I disagree with the statement and the premise. The Court and its judges are not free to ignore the law. We disagree with the interpretation at times but that is why we have a congress. And if we don’t want idiots in DC we have to stop voting for them.

  33. joyce says:

    Ok, we’ll see if the judge follows the law or not. I’m not holding my breath (and will gladly admit being wrong, if the judge has a pair)

    84.Comrade Nom Deplume, apparently. says:
    January 26, 2013 at 7:45 am
    [81] Ernest,

    Because the president put a gun to the bondholders heads. If no interested party sues, there is nothing to enforce.

  34. Ernest Money says:

    Whenever my attention span starts to waver, I gobble a handful of Adder@ll.

    Then, I wash it down with whiskey.

    That makes me smart like Einstein.

  35. BearsFan says:

    22- Eddie – “Clot is right, it’ll be decades in the abyss before it approaches 7%.”

    Perhaps, but no one really knows for sure. We have no precedent for the FEDs actions.

  36. reinvestor101 says:

    You damn real estate terrorists are so damn negative. I wish you’d cut the damn crap. There’s bright spots in the damn economy and I’ll be damned if I give my damn house away to some lowballing dirtbag. So, hell yeah, there’s pent up inventory and there’s some damn pent up demand as well. They ain’t making no more damn real estate.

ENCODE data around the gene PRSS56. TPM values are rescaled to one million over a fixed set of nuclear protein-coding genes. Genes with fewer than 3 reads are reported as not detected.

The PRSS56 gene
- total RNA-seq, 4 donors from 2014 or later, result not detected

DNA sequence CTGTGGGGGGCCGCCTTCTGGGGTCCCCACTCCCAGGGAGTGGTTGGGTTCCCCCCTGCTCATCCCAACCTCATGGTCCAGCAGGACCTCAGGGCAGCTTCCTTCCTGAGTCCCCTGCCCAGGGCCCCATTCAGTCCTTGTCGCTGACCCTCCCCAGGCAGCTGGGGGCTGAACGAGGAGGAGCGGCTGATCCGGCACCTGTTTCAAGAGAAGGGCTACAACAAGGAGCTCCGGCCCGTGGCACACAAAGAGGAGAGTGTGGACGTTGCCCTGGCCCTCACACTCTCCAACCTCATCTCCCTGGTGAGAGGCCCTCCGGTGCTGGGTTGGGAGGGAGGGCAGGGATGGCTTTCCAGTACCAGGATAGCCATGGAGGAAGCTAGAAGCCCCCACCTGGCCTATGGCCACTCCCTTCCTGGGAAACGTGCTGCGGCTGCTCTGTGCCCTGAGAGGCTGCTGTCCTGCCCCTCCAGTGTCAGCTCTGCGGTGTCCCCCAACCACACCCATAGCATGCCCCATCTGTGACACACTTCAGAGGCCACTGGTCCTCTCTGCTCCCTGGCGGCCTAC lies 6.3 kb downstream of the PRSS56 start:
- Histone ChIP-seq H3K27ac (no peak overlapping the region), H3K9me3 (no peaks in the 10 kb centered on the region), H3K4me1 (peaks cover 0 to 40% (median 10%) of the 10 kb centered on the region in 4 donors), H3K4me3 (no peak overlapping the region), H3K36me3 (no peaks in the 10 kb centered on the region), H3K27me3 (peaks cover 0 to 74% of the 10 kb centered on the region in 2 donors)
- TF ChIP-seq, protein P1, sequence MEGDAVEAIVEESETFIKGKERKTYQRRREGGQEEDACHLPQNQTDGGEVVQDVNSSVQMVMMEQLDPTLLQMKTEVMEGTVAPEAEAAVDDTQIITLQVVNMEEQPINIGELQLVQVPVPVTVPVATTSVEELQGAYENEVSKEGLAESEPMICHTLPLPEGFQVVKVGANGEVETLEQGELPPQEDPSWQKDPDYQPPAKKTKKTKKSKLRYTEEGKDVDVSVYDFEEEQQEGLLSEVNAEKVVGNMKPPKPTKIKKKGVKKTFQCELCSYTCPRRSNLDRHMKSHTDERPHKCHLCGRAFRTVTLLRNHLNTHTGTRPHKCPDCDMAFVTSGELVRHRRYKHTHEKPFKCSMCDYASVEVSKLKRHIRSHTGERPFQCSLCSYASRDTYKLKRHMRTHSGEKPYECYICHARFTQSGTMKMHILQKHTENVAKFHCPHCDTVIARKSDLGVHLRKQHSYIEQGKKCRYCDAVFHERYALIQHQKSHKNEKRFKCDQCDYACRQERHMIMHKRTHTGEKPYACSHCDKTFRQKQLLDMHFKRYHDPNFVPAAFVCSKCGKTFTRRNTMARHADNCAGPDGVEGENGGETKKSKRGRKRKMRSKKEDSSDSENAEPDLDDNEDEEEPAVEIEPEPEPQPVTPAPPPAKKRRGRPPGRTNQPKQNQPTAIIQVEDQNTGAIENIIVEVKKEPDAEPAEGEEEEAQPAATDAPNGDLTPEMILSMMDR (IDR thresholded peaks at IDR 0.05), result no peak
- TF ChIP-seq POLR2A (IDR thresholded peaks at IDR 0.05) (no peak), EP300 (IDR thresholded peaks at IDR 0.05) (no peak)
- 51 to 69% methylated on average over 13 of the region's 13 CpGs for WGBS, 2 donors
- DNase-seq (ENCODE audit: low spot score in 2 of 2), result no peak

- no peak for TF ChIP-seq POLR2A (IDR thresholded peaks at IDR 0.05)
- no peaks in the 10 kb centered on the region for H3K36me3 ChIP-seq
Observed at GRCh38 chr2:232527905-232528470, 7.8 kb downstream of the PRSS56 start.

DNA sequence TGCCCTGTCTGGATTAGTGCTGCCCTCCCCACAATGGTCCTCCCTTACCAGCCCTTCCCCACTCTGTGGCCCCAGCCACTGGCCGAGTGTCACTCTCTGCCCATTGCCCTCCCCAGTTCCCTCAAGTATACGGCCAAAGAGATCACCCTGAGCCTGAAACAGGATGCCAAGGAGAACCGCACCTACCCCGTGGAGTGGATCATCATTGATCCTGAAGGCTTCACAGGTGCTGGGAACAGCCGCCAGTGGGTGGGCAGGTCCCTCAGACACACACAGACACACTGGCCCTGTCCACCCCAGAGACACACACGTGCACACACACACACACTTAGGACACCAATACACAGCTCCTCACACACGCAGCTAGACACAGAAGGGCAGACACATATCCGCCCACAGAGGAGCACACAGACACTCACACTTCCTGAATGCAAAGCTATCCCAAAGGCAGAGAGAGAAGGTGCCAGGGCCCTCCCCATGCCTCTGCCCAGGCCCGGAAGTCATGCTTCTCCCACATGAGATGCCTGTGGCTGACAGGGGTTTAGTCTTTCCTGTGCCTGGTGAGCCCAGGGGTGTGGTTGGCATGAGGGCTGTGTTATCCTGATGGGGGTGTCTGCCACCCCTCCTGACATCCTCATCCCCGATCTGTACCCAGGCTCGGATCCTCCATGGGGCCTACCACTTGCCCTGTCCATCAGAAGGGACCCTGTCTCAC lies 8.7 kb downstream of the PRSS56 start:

37. reinvestor101 says:

    The damn liberals may be mucking inside traders. Why do I say this shlt? THE DAMN STOCK PRICE OF RUGER IS UP 500% SINCE OBAMA GOT ELECTED IN 2008. I COULD HAVE INVESTED 10K AND WOUND UP WITH $ 5.0 MILLION. Instead the stinking liberals scared me into buying a bunch of damn guns. Hell, I’m armed to the damn teeth and THE DAMN GOVERNMENT HAD DAMN WELL GET TO SOME DAMN TYRANNY TO JUSTIFY THIS, or else I’m gonna feel like the damn liberals pulled a fast one and put one over on me. Hell, investing in Ruger would have made up for the missed house flips that I couldn’t do, but the liberals started all this gun control crap and scared the shlt out of everyone and now I’m strapped to the damn gills. THAT DAMN MONEY COULD HAVE BOUGHT SOME DAMN STOCK AND GOTTEN MY ASS OUT OF THE SLING THE REAL ESTATE TERRORISTS PUT ME IN. Instead, the damn liberals probably bought up the damn stock knowing what they were gonna do.

    Tell you what, you liberals are lucky that not everyone is as smart as me because if the rest of the T-Party ever figured out this stunt you pulled on us, you’d really have a revolt on your damn hands.

  38. Juice Box says:

    Just back from middletown nj, absoloutley crapola inventory.